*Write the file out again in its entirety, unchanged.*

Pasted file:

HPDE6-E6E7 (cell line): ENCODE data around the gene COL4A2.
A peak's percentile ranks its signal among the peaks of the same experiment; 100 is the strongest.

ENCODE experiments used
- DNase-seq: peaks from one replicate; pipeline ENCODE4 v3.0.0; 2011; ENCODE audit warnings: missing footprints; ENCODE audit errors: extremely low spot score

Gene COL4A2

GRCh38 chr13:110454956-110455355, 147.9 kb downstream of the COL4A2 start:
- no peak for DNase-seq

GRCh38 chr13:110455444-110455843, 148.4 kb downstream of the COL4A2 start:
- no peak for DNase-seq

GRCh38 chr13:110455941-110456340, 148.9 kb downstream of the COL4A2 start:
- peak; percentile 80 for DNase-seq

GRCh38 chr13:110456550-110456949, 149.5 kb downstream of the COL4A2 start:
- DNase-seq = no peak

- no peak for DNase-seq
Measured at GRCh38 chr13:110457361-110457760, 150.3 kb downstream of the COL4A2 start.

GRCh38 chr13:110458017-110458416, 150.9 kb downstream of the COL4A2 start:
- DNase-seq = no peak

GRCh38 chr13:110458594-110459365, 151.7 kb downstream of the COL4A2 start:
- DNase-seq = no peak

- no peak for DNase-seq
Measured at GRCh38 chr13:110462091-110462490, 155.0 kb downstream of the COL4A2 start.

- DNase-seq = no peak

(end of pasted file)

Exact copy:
HPDE6-E6E7 (cell line): ENCODE data around the gene COL4A2.
A peak's percentile ranks its signal among the peaks of the same experiment; 100 is the strongest.

ENCODE experiments used
- DNase-seq: peaks from one replicate; pipeline ENCODE4 v3.0.0; 2011; ENCODE audit warnings: missing footprints; ENCODE audit errors: extremely low spot score

Gene COL4A2

GRCh38 chr13:110454956-110455355, 147.9 kb downstream of the COL4A2 start:
- no peak for DNase-seq

GRCh38 chr13:110455444-110455843, 148.4 kb downstream of the COL4A2 start:
- no peak for DNase-seq

GRCh38 chr13:110455941-110456340, 148.9 kb downstream of the COL4A2 start:
- peak; percentile 80 for DNase-seq

GRCh38 chr13:110456550-110456949, 149.5 kb downstream of the COL4A2 start:
- DNase-seq = no peak

- no peak for DNase-seq
Measured at GRCh38 chr13:110457361-110457760, 150.3 kb downstream of the COL4A2 start.

GRCh38 chr13:110458017-110458416, 150.9 kb downstream of the COL4A2 start:
- DNase-seq = no peak

GRCh38 chr13:110458594-110459365, 151.7 kb downstream of the COL4A2 start:
- DNase-seq = no peak

- no peak for DNase-seq
Measured at GRCh38 chr13:110462091-110462490, 155.0 kb downstream of the COL4A2 start.

- DNase-seq = no peak